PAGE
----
Use of site-specifically tethered chemical nucleases to study macromolecular reactionsReport as inadecuate

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Biological Procedures Online

, Volume 5, Issue 1, pp 78–89

Received: 19 November 2002Revised: 17 February 2003Accepted: 19 February 2003DOI: 10.1251-bpo49

Cite this article as: Mukherjee, S. & Sousa, R. Biol. Proced. Online 2003 5: 78. doi:10.1251-bpo49


During a complex macromolecular reaction multiple changes in molecular conformation and interactions with ligands may occur. X-ray crystallography may provide only a limited set of snapshots of these changes. Solution methods can augment such structural information to provide a more complete picture of a macromolecular reaction. We analyzed the changes in protein conformation and protein:nucleic acid interactions which occur during transcription initiation by using a chemical nuclease tethered to cysteines introduced site-specifically into the RNA polymerase of bacteriophage T7 T7 RNAP. Changes in cleavage patterns as the polymerase steps through transcription reveal a series of structural transitions which mediate transcription initiation. Cleavage by tethered chemical nucleases is seen to be a powerful method for revealing the conformational dynamics of macromolecular reactions, and has certain advantages over cross-linking or energy transfer approaches.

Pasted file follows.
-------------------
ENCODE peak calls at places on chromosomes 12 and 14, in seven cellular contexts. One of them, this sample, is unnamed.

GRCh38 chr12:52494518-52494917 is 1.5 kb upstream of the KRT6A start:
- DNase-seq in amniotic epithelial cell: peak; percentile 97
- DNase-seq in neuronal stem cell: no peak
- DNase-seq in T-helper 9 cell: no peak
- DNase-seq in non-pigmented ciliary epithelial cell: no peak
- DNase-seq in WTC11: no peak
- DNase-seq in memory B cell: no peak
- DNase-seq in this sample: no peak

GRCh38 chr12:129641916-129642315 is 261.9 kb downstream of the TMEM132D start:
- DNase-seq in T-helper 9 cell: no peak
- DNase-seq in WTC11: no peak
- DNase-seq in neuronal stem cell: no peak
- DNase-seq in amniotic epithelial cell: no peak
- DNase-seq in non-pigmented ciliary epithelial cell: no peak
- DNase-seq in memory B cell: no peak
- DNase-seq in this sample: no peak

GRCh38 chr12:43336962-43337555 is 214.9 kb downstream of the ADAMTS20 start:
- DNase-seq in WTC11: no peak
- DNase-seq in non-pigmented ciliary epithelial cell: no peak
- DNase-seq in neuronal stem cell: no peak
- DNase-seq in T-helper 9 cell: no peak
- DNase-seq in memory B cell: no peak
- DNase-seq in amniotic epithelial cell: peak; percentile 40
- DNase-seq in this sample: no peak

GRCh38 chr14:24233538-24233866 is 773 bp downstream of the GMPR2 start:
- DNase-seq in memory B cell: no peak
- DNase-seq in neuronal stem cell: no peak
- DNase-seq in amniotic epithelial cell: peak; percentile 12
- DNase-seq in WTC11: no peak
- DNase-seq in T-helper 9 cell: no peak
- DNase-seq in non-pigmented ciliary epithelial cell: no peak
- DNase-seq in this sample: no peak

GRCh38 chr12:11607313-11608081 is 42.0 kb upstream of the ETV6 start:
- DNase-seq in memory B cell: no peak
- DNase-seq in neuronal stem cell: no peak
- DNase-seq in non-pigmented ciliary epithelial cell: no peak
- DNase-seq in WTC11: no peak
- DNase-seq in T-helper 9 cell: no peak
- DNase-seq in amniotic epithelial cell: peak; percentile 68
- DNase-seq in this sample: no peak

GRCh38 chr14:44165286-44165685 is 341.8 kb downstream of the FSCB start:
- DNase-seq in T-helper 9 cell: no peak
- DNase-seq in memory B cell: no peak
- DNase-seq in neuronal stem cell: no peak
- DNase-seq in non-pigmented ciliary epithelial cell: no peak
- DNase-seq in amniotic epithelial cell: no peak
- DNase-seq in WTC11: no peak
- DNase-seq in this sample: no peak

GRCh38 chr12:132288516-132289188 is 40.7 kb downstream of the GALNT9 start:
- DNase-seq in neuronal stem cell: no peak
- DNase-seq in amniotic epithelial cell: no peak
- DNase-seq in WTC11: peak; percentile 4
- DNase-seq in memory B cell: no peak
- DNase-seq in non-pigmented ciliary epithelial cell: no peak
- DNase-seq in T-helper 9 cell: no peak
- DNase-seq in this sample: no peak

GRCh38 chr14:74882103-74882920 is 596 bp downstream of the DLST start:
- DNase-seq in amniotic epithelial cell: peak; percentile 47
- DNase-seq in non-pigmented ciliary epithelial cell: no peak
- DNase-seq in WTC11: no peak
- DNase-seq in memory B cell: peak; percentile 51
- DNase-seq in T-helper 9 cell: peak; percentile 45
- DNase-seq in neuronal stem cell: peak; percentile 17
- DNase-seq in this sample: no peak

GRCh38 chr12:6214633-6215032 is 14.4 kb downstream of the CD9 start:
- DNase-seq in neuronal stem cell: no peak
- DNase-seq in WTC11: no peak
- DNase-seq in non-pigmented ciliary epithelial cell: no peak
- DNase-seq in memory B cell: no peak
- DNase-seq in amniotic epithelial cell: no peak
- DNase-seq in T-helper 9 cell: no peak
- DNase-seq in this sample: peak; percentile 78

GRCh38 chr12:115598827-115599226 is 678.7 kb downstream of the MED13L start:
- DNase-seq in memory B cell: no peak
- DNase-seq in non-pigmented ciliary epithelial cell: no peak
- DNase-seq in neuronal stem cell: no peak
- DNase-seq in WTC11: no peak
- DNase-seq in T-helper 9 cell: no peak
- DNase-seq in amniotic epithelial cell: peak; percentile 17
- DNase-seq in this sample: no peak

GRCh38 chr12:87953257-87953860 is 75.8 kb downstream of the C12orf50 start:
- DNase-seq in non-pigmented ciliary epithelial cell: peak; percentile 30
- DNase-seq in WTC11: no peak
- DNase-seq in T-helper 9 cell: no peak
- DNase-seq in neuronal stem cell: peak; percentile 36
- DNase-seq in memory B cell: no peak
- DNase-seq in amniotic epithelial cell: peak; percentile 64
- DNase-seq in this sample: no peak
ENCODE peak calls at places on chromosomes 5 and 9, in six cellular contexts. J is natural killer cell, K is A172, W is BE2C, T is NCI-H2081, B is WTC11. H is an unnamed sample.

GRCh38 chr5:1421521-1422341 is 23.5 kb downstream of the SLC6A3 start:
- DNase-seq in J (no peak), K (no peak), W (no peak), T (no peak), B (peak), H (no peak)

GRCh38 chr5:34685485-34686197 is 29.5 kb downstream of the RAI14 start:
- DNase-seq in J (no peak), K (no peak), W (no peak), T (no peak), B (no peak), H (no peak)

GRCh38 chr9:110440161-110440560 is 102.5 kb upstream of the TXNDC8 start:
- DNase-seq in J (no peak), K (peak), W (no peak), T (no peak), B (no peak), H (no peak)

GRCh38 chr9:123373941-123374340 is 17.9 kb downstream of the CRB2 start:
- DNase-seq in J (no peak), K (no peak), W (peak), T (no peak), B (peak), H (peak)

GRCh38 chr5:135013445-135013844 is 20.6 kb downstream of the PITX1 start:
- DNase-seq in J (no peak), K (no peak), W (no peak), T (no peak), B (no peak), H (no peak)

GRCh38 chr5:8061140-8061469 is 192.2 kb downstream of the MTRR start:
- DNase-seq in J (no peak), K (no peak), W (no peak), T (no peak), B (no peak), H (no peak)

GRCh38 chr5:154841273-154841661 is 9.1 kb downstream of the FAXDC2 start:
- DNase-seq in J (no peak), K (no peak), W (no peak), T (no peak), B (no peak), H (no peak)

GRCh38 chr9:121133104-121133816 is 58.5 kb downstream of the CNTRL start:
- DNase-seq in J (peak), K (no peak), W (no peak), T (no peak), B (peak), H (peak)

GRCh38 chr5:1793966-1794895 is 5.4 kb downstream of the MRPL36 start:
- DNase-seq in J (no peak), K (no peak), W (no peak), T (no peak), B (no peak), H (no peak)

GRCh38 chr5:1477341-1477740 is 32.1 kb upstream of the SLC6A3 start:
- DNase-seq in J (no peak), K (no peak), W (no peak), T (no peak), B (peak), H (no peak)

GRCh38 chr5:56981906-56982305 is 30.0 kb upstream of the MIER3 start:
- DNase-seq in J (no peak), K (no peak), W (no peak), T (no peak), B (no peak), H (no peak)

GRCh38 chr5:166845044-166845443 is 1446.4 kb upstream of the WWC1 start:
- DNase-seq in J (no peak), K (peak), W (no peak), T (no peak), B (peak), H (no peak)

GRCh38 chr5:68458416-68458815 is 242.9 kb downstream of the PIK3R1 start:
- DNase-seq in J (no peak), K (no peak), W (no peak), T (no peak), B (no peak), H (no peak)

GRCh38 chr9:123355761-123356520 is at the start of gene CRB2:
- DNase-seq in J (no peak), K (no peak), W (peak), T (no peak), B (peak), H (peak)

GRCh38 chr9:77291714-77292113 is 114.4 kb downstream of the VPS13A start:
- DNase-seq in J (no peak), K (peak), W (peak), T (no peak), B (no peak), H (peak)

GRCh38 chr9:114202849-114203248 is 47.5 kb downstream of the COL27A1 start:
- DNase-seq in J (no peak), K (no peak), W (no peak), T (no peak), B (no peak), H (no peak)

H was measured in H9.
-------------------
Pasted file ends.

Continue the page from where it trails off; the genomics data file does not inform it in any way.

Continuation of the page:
Indexing termsT7 RNA Polymerase Transcription Protein Conformational Changes Chemical Nucleases Fe-BABE Published: March 24, 2003

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Author: Srabani Mukherjee - Rui Sousa


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